I’ve recently read a blog about how we misuse the word talent because it should describe something extraordinary when in fact we use it to address any and all candidates. It wasn’t the first time I stumbled across a similar subject. It’s always hard to comment because as much as I agree with the general idea, I think our problem is not with words. There’s a wider issue here and what we’re really struggling with in recruitment is language.
There are two main tendencies I believe are visible in how we use language in recruitment.
Firstly; we seem to use an extreme amount of emphatic vocabulary for absolutely no reason. If this ever worked in getting anyone’s attention, I think it’s safe to say that these times are over.
Notice how we claim we are looking for top talent regardless of whether it is actually realistic (if 90% of companies do it, it may be time to re-examine what top actually means in this case). How every single role is always an opportunity, even when we’re looking for someone to do exactly what they’ve been doing so far (and quite possibly for a little less money). We’re not just finding people online, we’re hunting talent which may sound aggressive but is somehow also synonymous with changing lives.
I find this contrast really interesting. On one hand, recruitment is still perceived as an industry that doesn’t require any particular skill set and so many hiring managers and candidates believe they would do a better job than recruiters do. On the other, we use vocabulary that suggests we believe recruitment is not only more complicated but somehow also morally superior to any other professions.
The second tendency is I feel, slightly more often overlooked. Have you ever noticed the use of collective nouns, such as talent (for the record: using talents instead is not a solution) to talk about candidates? That and of course the constant need to categorize candidates into passive and active, millennials and baby boomers, applicants and non-applicants… We even go as far as talking about candidate generation and candidate maintenance as if we weren’t discussing human beings at all, but rather products, commodities to sell on to our clients.
We think we advocate individual approach to candidates or potential candidates, we emphasize the importance of one to one interactions, and yet our language seems to suggest quite the opposite. Not only do we refer to candidates as a group of virtually indistinguishable beings, we actually address them as such in adverts and emails.
So why does this matter?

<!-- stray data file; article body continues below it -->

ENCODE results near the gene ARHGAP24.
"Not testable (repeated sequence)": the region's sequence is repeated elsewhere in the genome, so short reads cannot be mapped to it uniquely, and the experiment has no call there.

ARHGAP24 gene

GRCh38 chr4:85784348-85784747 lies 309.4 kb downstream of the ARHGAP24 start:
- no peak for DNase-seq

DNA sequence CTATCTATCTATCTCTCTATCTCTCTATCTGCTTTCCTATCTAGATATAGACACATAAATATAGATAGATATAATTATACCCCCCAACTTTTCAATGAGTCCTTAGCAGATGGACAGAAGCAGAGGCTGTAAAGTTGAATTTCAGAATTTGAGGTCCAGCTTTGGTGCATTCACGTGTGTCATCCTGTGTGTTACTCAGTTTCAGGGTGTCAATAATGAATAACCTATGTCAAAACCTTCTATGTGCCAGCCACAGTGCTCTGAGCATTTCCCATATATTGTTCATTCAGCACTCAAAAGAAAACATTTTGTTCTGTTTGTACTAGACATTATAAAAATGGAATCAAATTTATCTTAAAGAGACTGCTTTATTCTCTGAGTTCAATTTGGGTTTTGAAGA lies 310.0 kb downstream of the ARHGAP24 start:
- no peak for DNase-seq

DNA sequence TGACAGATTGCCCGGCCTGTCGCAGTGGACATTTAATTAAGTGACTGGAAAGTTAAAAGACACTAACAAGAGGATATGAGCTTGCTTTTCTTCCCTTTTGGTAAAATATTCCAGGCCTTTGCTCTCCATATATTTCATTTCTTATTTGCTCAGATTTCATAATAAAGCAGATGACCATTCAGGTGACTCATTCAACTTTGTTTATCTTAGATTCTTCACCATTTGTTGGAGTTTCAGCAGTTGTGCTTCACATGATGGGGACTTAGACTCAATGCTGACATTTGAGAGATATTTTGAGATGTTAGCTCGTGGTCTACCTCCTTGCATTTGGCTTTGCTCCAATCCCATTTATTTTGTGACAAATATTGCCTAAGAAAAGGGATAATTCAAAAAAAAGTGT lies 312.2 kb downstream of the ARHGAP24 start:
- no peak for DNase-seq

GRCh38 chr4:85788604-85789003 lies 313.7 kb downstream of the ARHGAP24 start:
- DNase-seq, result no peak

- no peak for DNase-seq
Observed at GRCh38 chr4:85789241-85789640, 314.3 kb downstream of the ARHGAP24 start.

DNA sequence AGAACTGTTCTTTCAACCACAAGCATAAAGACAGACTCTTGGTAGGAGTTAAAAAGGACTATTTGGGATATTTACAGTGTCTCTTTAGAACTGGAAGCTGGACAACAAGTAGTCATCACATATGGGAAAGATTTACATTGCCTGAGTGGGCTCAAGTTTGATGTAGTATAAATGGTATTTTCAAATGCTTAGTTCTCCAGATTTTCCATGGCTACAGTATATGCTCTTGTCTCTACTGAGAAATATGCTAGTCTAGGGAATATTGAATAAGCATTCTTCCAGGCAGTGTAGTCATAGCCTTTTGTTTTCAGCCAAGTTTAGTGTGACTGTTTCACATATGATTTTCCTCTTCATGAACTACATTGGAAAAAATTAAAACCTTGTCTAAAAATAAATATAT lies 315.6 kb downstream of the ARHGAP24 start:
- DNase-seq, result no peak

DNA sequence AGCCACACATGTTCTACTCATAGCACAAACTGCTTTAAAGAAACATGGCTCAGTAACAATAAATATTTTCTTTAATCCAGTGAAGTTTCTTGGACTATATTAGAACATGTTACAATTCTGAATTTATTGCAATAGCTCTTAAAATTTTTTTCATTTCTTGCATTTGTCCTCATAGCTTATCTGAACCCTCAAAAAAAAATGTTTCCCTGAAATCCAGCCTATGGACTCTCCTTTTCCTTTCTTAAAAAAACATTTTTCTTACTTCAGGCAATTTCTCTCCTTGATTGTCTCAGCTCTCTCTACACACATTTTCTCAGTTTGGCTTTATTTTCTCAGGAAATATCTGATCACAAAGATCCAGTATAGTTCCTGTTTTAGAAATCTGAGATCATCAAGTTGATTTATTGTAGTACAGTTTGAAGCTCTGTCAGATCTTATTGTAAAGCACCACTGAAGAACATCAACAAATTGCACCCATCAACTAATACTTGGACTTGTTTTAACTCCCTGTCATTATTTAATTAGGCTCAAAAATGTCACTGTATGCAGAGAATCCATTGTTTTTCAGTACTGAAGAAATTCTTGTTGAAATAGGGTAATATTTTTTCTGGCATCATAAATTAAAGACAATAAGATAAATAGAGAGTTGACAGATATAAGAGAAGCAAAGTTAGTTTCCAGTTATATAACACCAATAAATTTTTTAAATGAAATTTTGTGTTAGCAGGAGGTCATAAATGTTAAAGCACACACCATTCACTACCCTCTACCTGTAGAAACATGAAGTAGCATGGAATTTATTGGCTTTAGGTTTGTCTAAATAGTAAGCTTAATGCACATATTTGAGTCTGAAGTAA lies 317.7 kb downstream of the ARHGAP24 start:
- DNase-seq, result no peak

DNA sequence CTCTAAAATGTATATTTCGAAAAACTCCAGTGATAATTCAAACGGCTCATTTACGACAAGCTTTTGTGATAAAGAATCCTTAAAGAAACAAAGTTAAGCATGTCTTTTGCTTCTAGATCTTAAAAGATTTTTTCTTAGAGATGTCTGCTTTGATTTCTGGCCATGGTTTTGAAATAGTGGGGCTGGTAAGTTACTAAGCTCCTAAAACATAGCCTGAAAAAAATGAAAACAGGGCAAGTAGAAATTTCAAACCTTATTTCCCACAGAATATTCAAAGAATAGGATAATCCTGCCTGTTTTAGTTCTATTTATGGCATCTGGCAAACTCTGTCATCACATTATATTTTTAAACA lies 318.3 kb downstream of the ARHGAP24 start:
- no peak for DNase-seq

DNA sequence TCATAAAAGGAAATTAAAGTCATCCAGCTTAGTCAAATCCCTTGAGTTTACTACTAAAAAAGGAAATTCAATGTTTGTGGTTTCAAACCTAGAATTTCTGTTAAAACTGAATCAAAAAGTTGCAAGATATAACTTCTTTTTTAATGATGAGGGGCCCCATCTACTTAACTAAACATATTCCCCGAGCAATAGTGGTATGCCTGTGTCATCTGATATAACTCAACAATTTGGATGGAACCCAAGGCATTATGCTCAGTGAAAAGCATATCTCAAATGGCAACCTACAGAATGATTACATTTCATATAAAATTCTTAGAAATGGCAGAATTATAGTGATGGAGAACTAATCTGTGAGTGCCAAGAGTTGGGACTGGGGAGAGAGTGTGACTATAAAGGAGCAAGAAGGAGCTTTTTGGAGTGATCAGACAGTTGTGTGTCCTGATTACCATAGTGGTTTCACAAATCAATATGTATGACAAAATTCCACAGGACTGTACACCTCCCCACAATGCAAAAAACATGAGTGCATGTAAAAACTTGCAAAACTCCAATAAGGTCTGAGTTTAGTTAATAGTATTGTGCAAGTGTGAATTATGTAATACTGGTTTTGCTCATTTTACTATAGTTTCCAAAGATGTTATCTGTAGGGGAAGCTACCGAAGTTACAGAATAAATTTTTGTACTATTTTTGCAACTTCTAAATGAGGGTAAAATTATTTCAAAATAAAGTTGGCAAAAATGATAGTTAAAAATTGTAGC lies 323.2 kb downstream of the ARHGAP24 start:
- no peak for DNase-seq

One of the most fascinating debates in linguistics (in my opinion at least) is the question of the relationship between language and reality. There’s a general consensus as to the two being connected with some questions around which influences the other more. Still widely taught today is the Sapir-Whorf hypothesis which suggests that it is the language that will determine how an individual perceives reality (but not excluding the idea of that reality having some influence on language). This hypothesis was developed on the basis of Wilhelm von Humboldt’s theory, placing more emphasis on the mutual influence of language and reality on each other. This is all great but what does it have to do with recruitment?
Recruitment jargon is nothing else than specialized language. Subject to the theories mentioned above, the language we use to describe recruitment will have an impact on what the reality of recruitment is, whether we realize it or not. You may disagree with linguistic determinism, it has been criticized for a number of reasons. The research conducted by Whorf is hardly reliable, but the fact that language and culture are strongly connected was never questioned. Even if you aren’t convinced the words you choose influence how you perceive reality, I can’t imagine you would disagree that how we talk about our profession shapes other people’s perception of it.
If we introduce changes in recruitment, it has to show in the language we use. If we are more aware of the vocabulary we use and make that extra effort each day to refer to potential candidates as unique human beings rather than products, maybe we wouldn’t have to spend so much time discussing the importance of candidate experience? As for all the emphatic language admiration we express for ourselves… I will definitely not be the first to say it, but maybe, just maybe people would treat us more seriously if we weren’t all referring to ourselves as ninjas / rockstars / [insert whatever ridiculous title you can think of here]…